Friday, January 21, 2011
Two weeks ago we were inundated with reports that Goldman Sachs was launching a private fund, open exclusively for its rich retail cients, that would invest in the still private shares of Facebook. Facebook, as we all know, is the current darling in the tech industry, and is widely expected to be a sure seller in a potential IPO.
Nonetheless, there was something peculiar about the financing route taken by Facebook, as arranged by Goldman Sachs. It was going to do a private placement transaction, and rather than do a public listing via the IPO, it was going to place share via this fund set up exclusively for Goldman clients. Now a lot of people have speculated about the reasons for this: that founder Mark Zuckerberg doesn’t really want Facebook to be a public company, what with all the public disclosures and the public scrutiny that comes with being public. It was speculated that he wanted to get the benefits of a widely held share base, via the Goldman fund, without the costs of being public. Should he or any of his staff ever want to unload his shares, he does not have to go through the public market, and would just sell it to this fund composed of his rich admirers.
Now the question I have yet to see asked, or answered, is just what kind of investor is interested in this kind of investment? What motivates them to put a minimum $2 Million dollars of their money to take part in what probably has to be the most non-transparent financing in history?
Let’s ask the following questions, for example: Did the investors in the fund see an actual prospectus detailing Facebook’s operations and detailed financial statements? Did they get to see adequate disclosures about Facebook’s major suppliers, directors, employees, partners, ventures, and activities, so as to give them adequate confidence that they are getting what they are paying for? (The transaction puts Facebook’ value at about $50 Billion).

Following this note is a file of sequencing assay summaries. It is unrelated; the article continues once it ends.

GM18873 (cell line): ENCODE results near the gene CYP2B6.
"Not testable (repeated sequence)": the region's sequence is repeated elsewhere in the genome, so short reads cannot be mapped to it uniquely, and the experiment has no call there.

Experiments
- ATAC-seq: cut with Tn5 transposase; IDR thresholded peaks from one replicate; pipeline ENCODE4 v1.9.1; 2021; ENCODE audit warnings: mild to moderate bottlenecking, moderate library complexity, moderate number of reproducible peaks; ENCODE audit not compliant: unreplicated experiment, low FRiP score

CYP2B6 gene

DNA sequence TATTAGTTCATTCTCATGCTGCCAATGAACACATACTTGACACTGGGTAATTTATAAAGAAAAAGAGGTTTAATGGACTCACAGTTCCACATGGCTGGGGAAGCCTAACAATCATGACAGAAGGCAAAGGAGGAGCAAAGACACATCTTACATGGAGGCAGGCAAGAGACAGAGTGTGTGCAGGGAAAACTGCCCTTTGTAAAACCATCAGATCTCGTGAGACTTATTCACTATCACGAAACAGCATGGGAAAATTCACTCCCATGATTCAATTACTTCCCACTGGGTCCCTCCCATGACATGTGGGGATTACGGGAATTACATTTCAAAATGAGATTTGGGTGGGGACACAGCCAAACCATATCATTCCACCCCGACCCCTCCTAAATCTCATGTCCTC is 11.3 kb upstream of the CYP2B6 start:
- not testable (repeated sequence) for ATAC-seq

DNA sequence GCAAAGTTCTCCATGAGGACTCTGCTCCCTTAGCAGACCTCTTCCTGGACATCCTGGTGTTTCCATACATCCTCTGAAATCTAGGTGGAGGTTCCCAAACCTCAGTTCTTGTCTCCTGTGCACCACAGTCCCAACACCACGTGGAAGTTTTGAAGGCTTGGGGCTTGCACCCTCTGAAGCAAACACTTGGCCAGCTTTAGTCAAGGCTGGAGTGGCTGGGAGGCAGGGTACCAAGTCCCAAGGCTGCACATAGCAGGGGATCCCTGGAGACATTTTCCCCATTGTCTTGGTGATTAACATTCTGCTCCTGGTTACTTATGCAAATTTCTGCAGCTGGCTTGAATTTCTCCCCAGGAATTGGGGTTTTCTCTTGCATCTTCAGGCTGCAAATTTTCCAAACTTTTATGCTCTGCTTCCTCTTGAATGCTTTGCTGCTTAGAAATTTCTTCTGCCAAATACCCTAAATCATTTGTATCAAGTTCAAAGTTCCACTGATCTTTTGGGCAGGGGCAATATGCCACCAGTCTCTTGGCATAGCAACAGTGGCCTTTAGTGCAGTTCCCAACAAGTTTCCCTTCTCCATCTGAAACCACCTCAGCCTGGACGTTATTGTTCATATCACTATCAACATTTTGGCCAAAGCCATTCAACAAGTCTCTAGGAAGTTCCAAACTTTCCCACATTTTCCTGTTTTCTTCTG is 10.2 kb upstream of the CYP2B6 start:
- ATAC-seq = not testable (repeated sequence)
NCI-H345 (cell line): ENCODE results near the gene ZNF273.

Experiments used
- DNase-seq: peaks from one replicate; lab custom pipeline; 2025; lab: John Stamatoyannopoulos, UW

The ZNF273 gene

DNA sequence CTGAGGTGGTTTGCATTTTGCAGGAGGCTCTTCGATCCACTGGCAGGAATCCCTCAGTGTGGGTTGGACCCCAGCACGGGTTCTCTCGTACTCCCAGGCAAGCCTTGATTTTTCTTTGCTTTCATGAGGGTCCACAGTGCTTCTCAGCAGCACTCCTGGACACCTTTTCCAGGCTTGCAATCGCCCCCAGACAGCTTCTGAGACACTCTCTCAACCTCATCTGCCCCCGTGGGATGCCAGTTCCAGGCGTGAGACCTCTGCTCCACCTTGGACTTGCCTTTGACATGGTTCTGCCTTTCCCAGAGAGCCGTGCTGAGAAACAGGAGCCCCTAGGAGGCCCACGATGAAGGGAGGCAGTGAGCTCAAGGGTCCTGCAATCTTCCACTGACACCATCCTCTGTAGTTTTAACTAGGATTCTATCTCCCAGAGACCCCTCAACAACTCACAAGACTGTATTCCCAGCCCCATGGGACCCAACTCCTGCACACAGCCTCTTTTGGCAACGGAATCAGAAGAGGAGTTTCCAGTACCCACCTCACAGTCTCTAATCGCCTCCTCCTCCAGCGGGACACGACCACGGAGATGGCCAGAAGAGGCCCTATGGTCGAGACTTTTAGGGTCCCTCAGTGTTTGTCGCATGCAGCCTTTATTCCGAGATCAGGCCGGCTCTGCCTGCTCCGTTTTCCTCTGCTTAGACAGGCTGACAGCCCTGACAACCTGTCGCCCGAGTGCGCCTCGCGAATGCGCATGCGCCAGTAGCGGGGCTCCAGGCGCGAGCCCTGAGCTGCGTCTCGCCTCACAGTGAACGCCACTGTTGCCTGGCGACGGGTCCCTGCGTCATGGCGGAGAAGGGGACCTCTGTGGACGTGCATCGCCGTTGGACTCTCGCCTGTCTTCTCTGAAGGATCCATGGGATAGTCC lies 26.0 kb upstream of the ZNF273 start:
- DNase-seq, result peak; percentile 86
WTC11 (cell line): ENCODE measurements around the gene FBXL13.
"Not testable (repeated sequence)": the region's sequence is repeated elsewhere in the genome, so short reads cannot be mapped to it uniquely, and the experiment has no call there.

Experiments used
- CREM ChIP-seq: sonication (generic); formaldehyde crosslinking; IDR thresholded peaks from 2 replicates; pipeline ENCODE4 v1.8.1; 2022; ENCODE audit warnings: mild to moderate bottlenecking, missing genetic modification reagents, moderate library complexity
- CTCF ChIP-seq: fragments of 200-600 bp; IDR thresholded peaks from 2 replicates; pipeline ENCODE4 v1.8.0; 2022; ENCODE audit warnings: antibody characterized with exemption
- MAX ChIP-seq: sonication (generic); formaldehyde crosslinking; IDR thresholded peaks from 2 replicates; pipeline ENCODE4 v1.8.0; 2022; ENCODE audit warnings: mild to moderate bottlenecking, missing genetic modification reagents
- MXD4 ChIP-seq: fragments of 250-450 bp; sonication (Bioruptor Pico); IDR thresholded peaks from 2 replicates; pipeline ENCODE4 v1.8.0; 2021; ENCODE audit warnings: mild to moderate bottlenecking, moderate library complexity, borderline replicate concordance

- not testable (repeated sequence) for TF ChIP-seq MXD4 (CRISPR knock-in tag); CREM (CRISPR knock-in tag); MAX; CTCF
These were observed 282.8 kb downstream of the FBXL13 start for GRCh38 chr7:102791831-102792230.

Now given that they are buying into a fund, and not individually as shareholders, they are likely buying without the requisite voting rights. And though the fund itself may have some voting rights, will the voting control be large enough to matter in Facebook decisions? Sure, investors give up their proxy votes to fund managers all the time when they put money into funds, but they are putting their money into a fund that owns nothing else but Facebook shares. Are these investors confident that the fund manager (that would be Goldman) has their best interests at heart, or should they be worried that their interests are subordinate to the lone client at the other end of the transaction (that would be Facebook)?
How about selling their shares? Since they are essentially buying into a fund that is closed to people who are not Goldman clients who already have $2 Million in change lying around, are they essentially buying into an illiquid investment? And how long do they expect to hold onto the investment? Should they ever need the money ASAP, will they get it without large haircuts on their investment?
These questions lead me to believe that there can possibly be two strongest motivations or reasons any investor have in joining this elite group of Facebook ‘friends’. They are either, as I said, the biggest Zuckerberg fans, who believe in his long-term vision of growing the company…. or they are pure speculators who know a Facebook IPO is on the horizon. They are buying blind into an entity with negligible voting rights, at a stage when Facebook is expected to provide negligible disclosures (otherwise Facebook would have done the IPO now, outright), and at terms that clearly give Facebook the upper hand (they are investing into a fund investing exclusively in Facebook shares).
My guess is that more of the eventual investors came from the latter, and many probably had their eyes on an IPO exit from the get-go. In short, they are rich dudes praying for the IPO to happen, and hoping for greater fools to come begging for shares down the line (unless Facebook does eventually show reasons for them to stay, in pubic disclosures later on).
Posted by Rogue Economist at 6:12 PM